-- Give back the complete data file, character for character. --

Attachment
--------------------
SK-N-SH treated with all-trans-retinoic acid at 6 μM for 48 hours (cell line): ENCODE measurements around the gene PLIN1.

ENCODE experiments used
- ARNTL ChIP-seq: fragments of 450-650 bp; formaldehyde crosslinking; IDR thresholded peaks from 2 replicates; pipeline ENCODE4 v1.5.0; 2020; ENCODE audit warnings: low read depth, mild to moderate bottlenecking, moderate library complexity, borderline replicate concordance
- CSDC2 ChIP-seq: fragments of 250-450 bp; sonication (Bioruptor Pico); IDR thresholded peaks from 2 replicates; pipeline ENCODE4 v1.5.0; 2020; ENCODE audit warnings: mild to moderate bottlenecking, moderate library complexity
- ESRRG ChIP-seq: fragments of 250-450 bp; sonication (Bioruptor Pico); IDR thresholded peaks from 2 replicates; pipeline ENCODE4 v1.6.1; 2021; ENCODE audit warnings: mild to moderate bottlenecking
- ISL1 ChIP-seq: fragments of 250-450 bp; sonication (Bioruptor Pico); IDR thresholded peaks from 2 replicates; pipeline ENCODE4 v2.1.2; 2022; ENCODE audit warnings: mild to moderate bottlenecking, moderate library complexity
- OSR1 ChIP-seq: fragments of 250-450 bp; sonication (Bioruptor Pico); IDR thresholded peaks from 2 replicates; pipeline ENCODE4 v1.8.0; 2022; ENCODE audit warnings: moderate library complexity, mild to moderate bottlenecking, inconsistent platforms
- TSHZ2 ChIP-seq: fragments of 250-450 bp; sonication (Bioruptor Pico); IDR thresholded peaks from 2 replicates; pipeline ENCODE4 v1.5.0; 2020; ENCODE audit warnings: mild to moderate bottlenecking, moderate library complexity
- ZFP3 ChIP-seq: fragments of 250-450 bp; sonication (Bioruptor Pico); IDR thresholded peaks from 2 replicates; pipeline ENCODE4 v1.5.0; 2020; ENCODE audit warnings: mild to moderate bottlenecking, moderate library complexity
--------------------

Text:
SK-N-SH treated with all-trans-retinoic acid at 6 μM for 48 hours (cell line): ENCODE measurements around the gene PLIN1.

ENCODE experiments used
- ARNTL ChIP-seq: fragments of 450-650 bp; formaldehyde crosslinking; IDR thresholded peaks from 2 replicates; pipeline ENCODE4 v1.5.0; 2020; ENCODE audit warnings: low read depth, mild to moderate bottlenecking, moderate library complexity, borderline replicate concordance
- CSDC2 ChIP-seq: fragments of 250-450 bp; sonication (Bioruptor Pico); IDR thresholded peaks from 2 replicates; pipeline ENCODE4 v1.5.0; 2020; ENCODE audit warnings: mild to moderate bottlenecking, moderate library complexity
- ESRRG ChIP-seq: fragments of 250-450 bp; sonication (Bioruptor Pico); IDR thresholded peaks from 2 replicates; pipeline ENCODE4 v1.6.1; 2021; ENCODE audit warnings: mild to moderate bottlenecking
- ISL1 ChIP-seq: fragments of 250-450 bp; sonication (Bioruptor Pico); IDR thresholded peaks from 2 replicates; pipeline ENCODE4 v2.1.2; 2022; ENCODE audit warnings: mild to moderate bottlenecking, moderate library complexity
- OSR1 ChIP-seq: fragments of 250-450 bp; sonication (Bioruptor Pico); IDR thresholded peaks from 2 replicates; pipeline ENCODE4 v1.8.0; 2022; ENCODE audit warnings: moderate library complexity, mild to moderate bottlenecking, inconsistent platforms
- TSHZ2 ChIP-seq: fragments of 250-450 bp; sonication (Bioruptor Pico); IDR thresholded peaks from 2 replicates; pipeline ENCODE4 v1.5.0; 2020; ENCODE audit warnings: mild to moderate bottlenecking, moderate library complexity
- ZFP3 ChIP-seq: fragments of 250-450 bp; sonication (Bioruptor Pico); IDR thresholded peaks from 2 replicates; pipeline ENCODE4 v1.5.0; 2020; ENCODE audit warnings: mild to moderate bottlenecking, moderate library complexity